The Anti-Work Existentialism Of Dead Like Me Was An Omen

It’s an over-simplification to say that the pandemic is the only cause of the recent phenomenon as the Great Resignation: workers quitting their jobs en masse, leaving a critical labor shortage behind them. As much as the past few years have sucked, the decade that preceded them wasn’t that great either. In the wake of the financial crash of 2007-2008, there was a pervasive sense that you were lucky to have a job, any job, and you’d better not complain about the pay or conditions because everyone is replaceable.

But as George Lass can attest, nothing shakes you out of an apathy coma quite like a brush (or a head-on collision) with mortality. The massive status quo shake-up of the pandemic has undoubtedly contributed to a generation of workers pondering what exactly they’re getting out of their job, and daring to ask if things could be better. That’s the conflict at the heart of “Dead Like Me” (which was created by frequent TV, Interrupted guest star Bryan Fuller). The series ran on Showtime for just two seasons in 2003-2004, yet it feels more relevant now than ever. 

George’s youthful defiance and her burning need to always be asking “why?” are an irritant to her apathetic coworkers and her irascible, set-in-his-ways boss, but with death behind her she now has very little to fear from trying to find the meaning of life. George pushes and prods at the system she’s found herself in — trying to use her newfound “power” to spare the life of a little girl, or to change the fate of a CEO, or even to ignore her grim reaper duties entirely. And every attempt ends with an exasperated Rube showing her the damage she’s done, and telling her she needs to stop thinking so much and just do what he tells her to do.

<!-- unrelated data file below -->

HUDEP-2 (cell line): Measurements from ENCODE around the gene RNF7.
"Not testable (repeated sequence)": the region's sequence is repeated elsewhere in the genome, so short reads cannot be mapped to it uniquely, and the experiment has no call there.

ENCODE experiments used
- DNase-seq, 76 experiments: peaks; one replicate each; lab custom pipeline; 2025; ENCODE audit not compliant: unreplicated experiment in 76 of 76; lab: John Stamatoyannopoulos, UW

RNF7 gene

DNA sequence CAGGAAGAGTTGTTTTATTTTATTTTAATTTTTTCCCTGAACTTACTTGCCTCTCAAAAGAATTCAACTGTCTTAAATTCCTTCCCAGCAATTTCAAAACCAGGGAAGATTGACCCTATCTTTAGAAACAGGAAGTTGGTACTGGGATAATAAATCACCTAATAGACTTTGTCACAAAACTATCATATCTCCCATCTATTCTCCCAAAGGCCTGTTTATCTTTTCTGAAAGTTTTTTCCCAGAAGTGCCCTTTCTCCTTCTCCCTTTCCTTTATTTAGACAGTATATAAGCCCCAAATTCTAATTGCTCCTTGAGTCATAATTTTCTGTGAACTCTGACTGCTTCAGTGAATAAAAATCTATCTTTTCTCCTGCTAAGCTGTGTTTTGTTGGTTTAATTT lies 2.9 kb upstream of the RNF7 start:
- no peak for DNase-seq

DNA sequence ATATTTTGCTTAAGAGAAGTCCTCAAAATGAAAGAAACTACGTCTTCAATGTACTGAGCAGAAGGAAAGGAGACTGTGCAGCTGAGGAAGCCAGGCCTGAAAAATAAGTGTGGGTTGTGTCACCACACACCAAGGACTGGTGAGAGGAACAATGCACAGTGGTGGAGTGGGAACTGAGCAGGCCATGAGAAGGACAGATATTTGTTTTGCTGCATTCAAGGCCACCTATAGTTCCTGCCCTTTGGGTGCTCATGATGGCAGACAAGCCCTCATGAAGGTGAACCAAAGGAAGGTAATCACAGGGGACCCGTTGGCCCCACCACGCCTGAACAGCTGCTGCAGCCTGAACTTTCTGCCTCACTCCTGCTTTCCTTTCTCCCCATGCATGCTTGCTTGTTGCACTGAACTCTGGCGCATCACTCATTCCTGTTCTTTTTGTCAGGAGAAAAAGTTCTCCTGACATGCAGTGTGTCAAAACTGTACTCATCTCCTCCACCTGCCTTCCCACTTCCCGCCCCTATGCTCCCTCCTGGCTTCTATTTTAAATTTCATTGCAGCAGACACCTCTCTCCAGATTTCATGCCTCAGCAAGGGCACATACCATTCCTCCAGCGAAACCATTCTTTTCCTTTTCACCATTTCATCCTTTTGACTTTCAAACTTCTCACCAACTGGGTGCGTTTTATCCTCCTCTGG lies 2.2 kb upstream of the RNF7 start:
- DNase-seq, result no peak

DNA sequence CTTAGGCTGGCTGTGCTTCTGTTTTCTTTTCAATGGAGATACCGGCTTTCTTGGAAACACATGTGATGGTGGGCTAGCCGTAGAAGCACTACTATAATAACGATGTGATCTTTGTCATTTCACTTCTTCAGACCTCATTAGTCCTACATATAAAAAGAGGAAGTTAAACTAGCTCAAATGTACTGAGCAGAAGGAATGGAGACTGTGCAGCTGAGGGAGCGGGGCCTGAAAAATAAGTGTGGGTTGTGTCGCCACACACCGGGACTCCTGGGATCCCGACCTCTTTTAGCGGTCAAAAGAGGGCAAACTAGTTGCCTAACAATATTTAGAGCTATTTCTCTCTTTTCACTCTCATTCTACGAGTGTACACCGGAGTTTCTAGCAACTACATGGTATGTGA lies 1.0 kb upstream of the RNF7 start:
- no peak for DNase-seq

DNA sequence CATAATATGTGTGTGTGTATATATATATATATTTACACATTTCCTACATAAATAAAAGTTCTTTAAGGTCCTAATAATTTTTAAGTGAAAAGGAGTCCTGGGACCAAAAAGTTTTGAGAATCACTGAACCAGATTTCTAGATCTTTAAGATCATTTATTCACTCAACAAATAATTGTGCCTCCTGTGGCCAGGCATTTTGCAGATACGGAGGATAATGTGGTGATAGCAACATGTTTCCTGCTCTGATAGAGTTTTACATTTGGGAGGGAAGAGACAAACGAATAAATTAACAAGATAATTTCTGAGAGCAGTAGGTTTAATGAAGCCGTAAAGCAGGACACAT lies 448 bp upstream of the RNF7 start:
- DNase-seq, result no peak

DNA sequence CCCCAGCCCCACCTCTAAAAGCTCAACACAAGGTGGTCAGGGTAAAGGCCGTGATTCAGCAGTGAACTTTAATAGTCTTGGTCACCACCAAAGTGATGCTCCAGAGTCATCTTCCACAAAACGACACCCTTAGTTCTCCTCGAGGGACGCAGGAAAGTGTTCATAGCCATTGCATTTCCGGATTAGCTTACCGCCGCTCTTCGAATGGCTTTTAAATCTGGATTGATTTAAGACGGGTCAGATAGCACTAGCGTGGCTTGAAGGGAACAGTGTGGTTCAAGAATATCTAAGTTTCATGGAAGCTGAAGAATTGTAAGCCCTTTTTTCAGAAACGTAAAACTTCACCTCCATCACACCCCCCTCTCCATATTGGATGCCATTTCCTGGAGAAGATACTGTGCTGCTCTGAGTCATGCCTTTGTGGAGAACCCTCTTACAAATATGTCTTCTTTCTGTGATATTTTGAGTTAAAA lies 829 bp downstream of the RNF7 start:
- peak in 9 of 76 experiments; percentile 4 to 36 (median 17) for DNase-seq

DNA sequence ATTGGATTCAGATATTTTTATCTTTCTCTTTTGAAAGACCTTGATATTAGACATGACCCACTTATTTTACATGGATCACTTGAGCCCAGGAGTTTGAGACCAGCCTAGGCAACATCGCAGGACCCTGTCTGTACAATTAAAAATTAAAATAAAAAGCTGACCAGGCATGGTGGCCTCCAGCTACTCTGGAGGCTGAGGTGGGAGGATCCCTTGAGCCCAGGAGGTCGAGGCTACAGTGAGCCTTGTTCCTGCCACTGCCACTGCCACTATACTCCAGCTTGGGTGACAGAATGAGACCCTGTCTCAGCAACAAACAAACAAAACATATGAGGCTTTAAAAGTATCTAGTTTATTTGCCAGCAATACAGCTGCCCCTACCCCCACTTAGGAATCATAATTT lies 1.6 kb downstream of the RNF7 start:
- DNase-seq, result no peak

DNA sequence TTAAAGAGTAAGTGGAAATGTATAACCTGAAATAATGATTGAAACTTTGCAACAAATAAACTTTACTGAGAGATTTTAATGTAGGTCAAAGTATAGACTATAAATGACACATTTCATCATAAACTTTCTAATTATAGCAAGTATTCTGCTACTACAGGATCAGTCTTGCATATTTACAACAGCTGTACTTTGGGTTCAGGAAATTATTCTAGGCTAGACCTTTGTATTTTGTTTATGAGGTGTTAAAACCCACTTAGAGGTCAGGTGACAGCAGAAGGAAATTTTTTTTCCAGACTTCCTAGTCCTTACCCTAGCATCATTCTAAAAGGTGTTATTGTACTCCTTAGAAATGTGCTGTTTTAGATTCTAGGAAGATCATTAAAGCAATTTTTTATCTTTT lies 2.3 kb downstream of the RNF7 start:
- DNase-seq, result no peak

“Dead Like Me” strikes a delicate balance of never making it quite clear who is right and who is wrong. Is George petulant and immature for wanting to rock the boat, or is her desire to do so proof that she’s still (sort of) alive? Is Rube a rube for obediently following the rules, or does he have some secret wisdom that George isn’t privy to? 

Through George’s coworkers (in one episode she comes to the depressing realization that she has no friends, only coworkers) “Dead Like Me” explores other ways of dealing with the relentless grind of the 9-to-5. Designated “f***-up” Mason (Callum Blue) chooses nihilism, hedonism, and anarchy — doing the absolute bare minimum required to keep his job, freely looting the corpses of his clients, and spending his ill-gotten gains on drugs and booze. Tough, stony-faced Roxy (Jasmine Guy) takes her cues from Rube, focuses on working her two jobs (she’s also a meter maid because, again, reaping doesn’t pay the bills) to the best of her ability, and plays by the rules … mostly. The daring Betty (Rebecca Gayheart) makes a leap of faith that leaves George looking after her longingly. And Betty’s replacement, Daisy (Laura Harris), is a former actress who still wears a theater mask at all times in her new life as a reaper.

Leave a Comment